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The truth behind the phrase "Starlight Tours" is a lot less magical than it may sound. Here's the tragic story behind the "tours" that led to death.

True Crime: Learn about the people who froze to death on Starlight Tours

Canada has built up quite the reputation over the years. Our neighbor to the north is generally known as the nicest, most laid back country. The chillest (and sometimes chilliest) place in our continent. Canada is where we threaten to move to when things don’t go our way in the United States.

And yet, Canada is far from perfect. While the Canadian dark side is far less cartoonish than what South Park would have you believe, it does exist. There’s crime in Canada. True crime.

Have you heard of the “starlight tours”?

Starwhat now?

Let’s start by bringing up a place most Americans (except for those obsessed with true crime) probably haven’t heard of. Welcome to Saskatoon, the biggest city in the Canadian province of Saskatchewan. Saskatoon gets its name from the Saskatoon berry, exclusive to its region, and has such colorful alternate names as “Paris of the Prairies” & “Bridge City”.

Saskatoon is also home to the Saskatoon Police Service, the infamous police force responsible for the starlight tours. Not exactly the kind of stuff they advertise on tourist pamphlets, but that’s what true crime journalism is for, isn’t it? 

The term “starlight tours” refers to the practice of taking Indigenous Canadians (yes, it’s that specific) and driving them to the edge of the city in the dead of Winter, where they would be abandoned. For extra kicks, police officers would take their victims’ clothing, leaving them not only stranded, but also unprotected from the sub-zero temperatures.

Freezing deaths

While it’s unclear how many victims have succumbed to the practice of starlight tours, there are three officially documented deaths associated with them. 

Rodney Naistus & Lawrence Wegner died in 2000, their bodies discovered on the outskirts of Saskatoon. An investigation into their demise revealed hypothermia as the cause of death and brought about a set of recommendations related to police policies & indigenous-police relations. 

The third victim was Neil Stonechild, a seventeen-year-old whose death wasn’t fully investigated until 2003 – even though his body was found in 1990 in a field outside Saskatoon. The inquiry into Stonechild’s death resulted in the firing of the two police officers who were suspected to have abused him. That said, the investigation was unable to conclude what the circumstances surrounding the teenager’s death were.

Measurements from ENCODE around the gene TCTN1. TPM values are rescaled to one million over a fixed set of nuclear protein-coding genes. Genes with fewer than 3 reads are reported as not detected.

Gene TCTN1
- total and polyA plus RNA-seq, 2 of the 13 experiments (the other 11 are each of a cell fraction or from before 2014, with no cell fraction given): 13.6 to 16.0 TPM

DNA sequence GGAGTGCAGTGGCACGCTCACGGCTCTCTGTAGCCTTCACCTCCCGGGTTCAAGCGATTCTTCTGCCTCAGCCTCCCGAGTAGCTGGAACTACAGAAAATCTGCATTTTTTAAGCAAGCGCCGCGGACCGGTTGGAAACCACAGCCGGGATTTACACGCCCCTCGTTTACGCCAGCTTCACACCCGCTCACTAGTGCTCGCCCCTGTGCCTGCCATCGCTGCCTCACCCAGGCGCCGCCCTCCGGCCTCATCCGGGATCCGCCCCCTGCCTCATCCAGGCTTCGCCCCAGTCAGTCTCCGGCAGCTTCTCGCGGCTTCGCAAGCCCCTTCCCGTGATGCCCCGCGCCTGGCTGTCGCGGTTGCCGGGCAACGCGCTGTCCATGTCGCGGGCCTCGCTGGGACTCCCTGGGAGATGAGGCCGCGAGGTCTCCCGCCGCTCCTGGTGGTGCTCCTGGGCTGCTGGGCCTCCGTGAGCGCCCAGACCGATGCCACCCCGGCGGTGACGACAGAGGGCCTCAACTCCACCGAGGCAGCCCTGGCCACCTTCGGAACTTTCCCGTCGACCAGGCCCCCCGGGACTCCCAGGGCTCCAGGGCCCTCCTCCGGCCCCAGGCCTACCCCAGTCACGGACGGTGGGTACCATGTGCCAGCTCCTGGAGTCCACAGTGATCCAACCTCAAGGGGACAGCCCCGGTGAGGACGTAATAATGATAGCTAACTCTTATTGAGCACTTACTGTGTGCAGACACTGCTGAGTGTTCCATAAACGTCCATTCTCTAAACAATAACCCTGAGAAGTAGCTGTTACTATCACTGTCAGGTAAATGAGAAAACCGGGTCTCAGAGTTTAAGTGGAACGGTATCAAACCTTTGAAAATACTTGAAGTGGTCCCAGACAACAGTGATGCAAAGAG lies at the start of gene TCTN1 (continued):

Close call

As is the case in many true crime sagas, some victims are luckier than others. In January 2000, Darrell Night actually survived a starlight tour, managing to reach a nearby power station and call a taxi after being abandoned outside Saskatoon. The two police officers responsible for Night’s near-death experience would later claim they’d simply given Night a ride home and dropped him off at his own request.

Those officers were Dan Hatchen & Ken Munson of the Saskatoon Police Service. Despite their attempts at painting themselves as an alternative Canadian rideshare service, Hatchet & Munson were eventually convicted of unlawful confinement in September 2001 and sentenced to eight months in prison. Darrell Night’s ordeal would later be immortalized in Tasha Hubbard’s documentary Two Words Colliding.

For years, the Saskatoon Police Service insisted all these were isolated incidents that didn’t reflect an actual issue within their police force. However, in 2003, police chief Russell Sabo revealed the existence of a 1976 disciplinary report that implied starlight tours had possibly been a problem for almost thirty years.

PR mess

Apparently, someone in the Saskatoon Police Service didn’t feel the institution had been embarrassed enough by the freezing deaths outside Saskatoon. In a bizarre turn of events, between 2012 & 2016, the “Starlight Tours” section of the Saskatoon Police Service’s Wikipedia page was deleted multiple times. 

Anyone who’s ever battled Wikipedia moderators knows self-editing your page is a losing proposition. An internal investigation concluded two of the edits were made from a computer within the police service (they couldn’t even hire a hacker?) but a spokesperson for the force denied the Wikipedia edits were approved by the Saskatoon Police Service. The rogue anti-Wiki crusader was never identified.

The idea of an incognito Saskatoon police officer editing a Wikipedia page over & over again for four years is the kind of ridiculous coda many true crime fans would treasure. Of course, the silly attempt is now also recorded on the Saskatoon Police Service Wikipedia page.

Ever since the Neil Stonechild investigation, the Saskatoon Police Services claims they continue to move forward on positive work regarding relations between the police & Indigenous Canadians. Hopefully, that means we’ll never have to hear about new starlight tours again.

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